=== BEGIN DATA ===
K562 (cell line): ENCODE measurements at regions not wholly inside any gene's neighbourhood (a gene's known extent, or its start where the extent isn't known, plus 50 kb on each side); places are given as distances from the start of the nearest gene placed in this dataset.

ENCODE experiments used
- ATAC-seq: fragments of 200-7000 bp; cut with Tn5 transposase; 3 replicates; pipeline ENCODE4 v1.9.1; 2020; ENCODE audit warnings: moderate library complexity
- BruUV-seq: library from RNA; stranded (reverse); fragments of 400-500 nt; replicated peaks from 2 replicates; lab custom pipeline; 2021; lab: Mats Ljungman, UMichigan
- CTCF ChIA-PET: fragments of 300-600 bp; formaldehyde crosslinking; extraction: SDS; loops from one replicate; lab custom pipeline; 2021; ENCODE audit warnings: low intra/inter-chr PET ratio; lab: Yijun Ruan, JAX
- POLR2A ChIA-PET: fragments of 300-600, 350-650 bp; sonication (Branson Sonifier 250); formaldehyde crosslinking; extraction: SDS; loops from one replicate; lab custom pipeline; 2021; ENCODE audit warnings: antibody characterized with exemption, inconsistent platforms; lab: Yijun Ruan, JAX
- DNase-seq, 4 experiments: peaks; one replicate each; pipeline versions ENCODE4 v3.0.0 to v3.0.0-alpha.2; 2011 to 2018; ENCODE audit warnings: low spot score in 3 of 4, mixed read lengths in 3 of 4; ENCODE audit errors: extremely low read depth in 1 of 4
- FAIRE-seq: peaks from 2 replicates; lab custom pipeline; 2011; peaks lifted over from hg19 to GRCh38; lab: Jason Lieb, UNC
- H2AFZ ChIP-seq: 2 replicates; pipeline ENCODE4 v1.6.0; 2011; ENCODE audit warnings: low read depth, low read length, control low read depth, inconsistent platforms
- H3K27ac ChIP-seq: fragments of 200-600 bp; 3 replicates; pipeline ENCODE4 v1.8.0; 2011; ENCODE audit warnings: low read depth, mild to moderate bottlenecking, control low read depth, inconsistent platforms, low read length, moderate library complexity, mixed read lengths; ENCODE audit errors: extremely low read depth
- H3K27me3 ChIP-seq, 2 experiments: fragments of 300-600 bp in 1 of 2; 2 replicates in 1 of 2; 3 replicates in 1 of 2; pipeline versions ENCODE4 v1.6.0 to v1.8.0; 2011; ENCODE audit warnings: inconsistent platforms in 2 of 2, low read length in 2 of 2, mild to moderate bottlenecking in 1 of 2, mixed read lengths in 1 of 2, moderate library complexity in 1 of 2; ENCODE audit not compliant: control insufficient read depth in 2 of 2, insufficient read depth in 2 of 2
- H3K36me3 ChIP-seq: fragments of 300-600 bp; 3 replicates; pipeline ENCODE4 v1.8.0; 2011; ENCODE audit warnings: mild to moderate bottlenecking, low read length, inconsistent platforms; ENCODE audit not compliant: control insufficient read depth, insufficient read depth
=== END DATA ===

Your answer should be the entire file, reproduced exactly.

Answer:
K562 (cell line): ENCODE measurements at regions not wholly inside any gene's neighbourhood (a gene's known extent, or its start where the extent isn't known, plus 50 kb on each side); places are given as distances from the start of the nearest gene placed in this dataset.

ENCODE experiments used
- ATAC-seq: fragments of 200-7000 bp; cut with Tn5 transposase; 3 replicates; pipeline ENCODE4 v1.9.1; 2020; ENCODE audit warnings: moderate library complexity
- BruUV-seq: library from RNA; stranded (reverse); fragments of 400-500 nt; replicated peaks from 2 replicates; lab custom pipeline; 2021; lab: Mats Ljungman, UMichigan
- CTCF ChIA-PET: fragments of 300-600 bp; formaldehyde crosslinking; extraction: SDS; loops from one replicate; lab custom pipeline; 2021; ENCODE audit warnings: low intra/inter-chr PET ratio; lab: Yijun Ruan, JAX
- POLR2A ChIA-PET: fragments of 300-600, 350-650 bp; sonication (Branson Sonifier 250); formaldehyde crosslinking; extraction: SDS; loops from one replicate; lab custom pipeline; 2021; ENCODE audit warnings: antibody characterized with exemption, inconsistent platforms; lab: Yijun Ruan, JAX
- DNase-seq, 4 experiments: peaks; one replicate each; pipeline versions ENCODE4 v3.0.0 to v3.0.0-alpha.2; 2011 to 2018; ENCODE audit warnings: low spot score in 3 of 4, mixed read lengths in 3 of 4; ENCODE audit errors: extremely low read depth in 1 of 4
- FAIRE-seq: peaks from 2 replicates; lab custom pipeline; 2011; peaks lifted over from hg19 to GRCh38; lab: Jason Lieb, UNC
- H2AFZ ChIP-seq: 2 replicates; pipeline ENCODE4 v1.6.0; 2011; ENCODE audit warnings: low read depth, low read length, control low read depth, inconsistent platforms
- H3K27ac ChIP-seq: fragments of 200-600 bp; 3 replicates; pipeline ENCODE4 v1.8.0; 2011; ENCODE audit warnings: low read depth, mild to moderate bottlenecking, control low read depth, inconsistent platforms, low read length, moderate library complexity, mixed read lengths; ENCODE audit errors: extremely low read depth
- H3K27me3 ChIP-seq, 2 experiments: fragments of 300-600 bp in 1 of 2; 2 replicates in 1 of 2; 3 replicates in 1 of 2; pipeline versions ENCODE4 v1.6.0 to v1.8.0; 2011; ENCODE audit warnings: inconsistent platforms in 2 of 2, low read length in 2 of 2, mild to moderate bottlenecking in 1 of 2, mixed read lengths in 1 of 2, moderate library complexity in 1 of 2; ENCODE audit not compliant: control insufficient read depth in 2 of 2, insufficient read depth in 2 of 2
- H3K36me3 ChIP-seq: fragments of 300-600 bp; 3 replicates; pipeline ENCODE4 v1.8.0; 2011; ENCODE audit warnings: mild to moderate bottlenecking, low read length, inconsistent platforms; ENCODE audit not compliant: control insufficient read depth, insufficient read depth